I always enjoyed working out, but I didn’t always stick to a workout routine. You don’t have to wait for the New Year to begin to start focusing on your health and fitness.
Exercising in college for me was a healthy stress-reliever and it helped me to stay fit. When I joined the fire service, I became motivated to improve my fitness because of the physical demands. The heavy equipment and gear helped me with that motivation and desire. I agree with firefighters who say fitness should be a priority.
My company is blessed to have a gym in our station with 24.7 access. Providing that opportunity to members encourages fitness. I created a workout schedule to align with the times I would be at the station or after fire school. Following lecture nights during fire school I exercised at the firehouse gym. There were days that I counted the physical training skills at the Delaware County Training Emergency Services Center as my exercise for the day. My fitness goals came from personal drive and from advice.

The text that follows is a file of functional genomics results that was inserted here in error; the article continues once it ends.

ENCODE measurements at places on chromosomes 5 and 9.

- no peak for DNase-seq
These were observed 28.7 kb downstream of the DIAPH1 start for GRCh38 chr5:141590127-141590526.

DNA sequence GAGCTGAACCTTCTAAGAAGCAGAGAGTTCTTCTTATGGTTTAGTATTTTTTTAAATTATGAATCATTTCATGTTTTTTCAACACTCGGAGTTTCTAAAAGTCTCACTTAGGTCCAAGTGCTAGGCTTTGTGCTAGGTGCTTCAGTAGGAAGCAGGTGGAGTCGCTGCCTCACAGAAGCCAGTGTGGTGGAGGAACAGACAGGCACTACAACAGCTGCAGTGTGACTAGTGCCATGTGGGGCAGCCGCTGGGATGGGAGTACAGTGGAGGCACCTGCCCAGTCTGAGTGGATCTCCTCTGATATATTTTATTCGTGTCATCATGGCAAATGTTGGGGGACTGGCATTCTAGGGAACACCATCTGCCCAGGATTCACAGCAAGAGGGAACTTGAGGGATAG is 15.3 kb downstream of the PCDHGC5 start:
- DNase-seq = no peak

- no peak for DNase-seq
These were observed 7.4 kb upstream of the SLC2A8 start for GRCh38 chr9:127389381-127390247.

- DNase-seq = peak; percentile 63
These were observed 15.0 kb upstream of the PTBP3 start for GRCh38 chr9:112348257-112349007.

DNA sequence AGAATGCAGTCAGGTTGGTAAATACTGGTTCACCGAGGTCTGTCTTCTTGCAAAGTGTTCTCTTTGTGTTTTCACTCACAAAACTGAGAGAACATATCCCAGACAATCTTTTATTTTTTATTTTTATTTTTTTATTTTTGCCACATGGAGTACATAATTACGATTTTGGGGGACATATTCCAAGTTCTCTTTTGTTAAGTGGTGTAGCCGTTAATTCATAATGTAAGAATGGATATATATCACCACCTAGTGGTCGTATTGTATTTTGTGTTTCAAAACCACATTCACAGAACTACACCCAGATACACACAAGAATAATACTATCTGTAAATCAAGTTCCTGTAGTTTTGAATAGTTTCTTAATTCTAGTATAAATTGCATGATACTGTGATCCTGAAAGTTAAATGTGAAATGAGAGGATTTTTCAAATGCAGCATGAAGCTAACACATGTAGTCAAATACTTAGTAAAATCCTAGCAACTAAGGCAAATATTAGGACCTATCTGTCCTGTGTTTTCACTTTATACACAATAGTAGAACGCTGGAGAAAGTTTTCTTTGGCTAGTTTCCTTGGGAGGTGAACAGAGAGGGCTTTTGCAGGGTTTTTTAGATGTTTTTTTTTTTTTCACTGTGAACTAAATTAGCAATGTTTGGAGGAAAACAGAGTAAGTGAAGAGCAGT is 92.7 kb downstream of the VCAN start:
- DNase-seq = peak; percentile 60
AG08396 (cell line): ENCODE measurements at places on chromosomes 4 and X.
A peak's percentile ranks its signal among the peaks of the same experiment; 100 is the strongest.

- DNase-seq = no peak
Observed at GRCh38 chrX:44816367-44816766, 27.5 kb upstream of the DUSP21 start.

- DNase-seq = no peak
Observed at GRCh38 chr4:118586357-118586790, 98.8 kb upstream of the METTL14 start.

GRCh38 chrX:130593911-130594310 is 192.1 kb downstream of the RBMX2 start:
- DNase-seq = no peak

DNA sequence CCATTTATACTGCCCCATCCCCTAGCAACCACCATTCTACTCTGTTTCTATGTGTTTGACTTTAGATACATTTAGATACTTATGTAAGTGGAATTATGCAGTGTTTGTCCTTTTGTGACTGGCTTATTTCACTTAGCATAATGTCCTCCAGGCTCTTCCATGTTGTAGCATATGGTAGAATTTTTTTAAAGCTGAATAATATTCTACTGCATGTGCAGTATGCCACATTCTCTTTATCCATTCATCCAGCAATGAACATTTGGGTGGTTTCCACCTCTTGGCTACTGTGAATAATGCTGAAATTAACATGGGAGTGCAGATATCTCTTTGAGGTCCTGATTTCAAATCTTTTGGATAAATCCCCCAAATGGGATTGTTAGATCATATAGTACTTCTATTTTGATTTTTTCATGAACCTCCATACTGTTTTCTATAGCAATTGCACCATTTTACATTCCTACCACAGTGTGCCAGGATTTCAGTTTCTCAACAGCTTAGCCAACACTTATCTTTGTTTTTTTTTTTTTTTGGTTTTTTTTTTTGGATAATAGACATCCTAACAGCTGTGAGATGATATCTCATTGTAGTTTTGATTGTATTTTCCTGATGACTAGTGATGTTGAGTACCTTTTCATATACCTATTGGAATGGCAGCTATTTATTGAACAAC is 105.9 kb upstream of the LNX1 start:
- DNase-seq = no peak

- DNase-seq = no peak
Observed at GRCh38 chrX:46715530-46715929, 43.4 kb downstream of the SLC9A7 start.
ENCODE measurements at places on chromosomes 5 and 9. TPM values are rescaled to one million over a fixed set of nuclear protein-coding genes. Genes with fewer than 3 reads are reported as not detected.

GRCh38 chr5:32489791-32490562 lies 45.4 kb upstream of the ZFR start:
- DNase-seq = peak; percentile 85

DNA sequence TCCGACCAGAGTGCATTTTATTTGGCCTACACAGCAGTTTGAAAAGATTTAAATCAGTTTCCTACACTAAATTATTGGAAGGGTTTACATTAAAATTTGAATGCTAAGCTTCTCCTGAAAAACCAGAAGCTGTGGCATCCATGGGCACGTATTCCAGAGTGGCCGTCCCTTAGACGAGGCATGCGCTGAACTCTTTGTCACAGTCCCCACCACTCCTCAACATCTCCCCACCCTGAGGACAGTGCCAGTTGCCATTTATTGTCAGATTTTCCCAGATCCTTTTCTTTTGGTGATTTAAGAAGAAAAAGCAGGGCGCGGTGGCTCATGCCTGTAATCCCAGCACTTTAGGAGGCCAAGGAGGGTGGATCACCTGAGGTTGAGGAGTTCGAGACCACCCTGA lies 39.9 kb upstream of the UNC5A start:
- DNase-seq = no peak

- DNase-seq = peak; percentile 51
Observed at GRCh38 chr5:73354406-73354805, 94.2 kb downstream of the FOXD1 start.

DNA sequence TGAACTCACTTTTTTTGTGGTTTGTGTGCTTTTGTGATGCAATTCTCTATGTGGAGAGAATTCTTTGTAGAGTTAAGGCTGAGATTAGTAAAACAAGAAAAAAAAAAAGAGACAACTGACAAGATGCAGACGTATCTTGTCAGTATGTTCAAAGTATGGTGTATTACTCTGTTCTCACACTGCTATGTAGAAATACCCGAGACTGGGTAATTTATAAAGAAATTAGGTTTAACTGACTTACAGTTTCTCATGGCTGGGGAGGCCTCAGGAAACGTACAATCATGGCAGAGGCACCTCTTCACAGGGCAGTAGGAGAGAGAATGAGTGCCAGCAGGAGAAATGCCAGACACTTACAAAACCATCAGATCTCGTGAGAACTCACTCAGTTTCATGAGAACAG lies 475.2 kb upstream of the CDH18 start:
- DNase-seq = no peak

My fire school instructors encouraged us to incorporate cardio into our workout routines. One of the first lectures focused on the importance of a healthy diet and exercise as an incentive to take care of our bodies. On the first day of fire school, one instructor encouraged us to start running to build our lung capacity for when we use our SCBA (self-contained breathing apparatus). I decided to jog after class. I wanted to build up my endurance for school and for my volunteer firefighting duties. Firefighter functional fitness groups advise that our cardiovascular capacity is the determining factor in the work we can complete on the fireground.
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There were skills in fire school that we learned and practiced that tested us physically. While on a ladder we raised another ladder onto a peaked roof. We also advanced a charged hoseline several times up staircases and through buildings we trained in. It challenged us, and by working together as a team, we accomplished our jobs. As we grew individually and as a team, we may have thought we could not do something, but we changed our outlook to say that we could not do it yet. We worked toward overcoming those physical challenges, especially ones we will face often on the various emergencies we respond to.
“Strength and commitment does not come from things you already can do, it comes from overcoming things you previously could not do and would not have dreamed being able to do.” – Unknown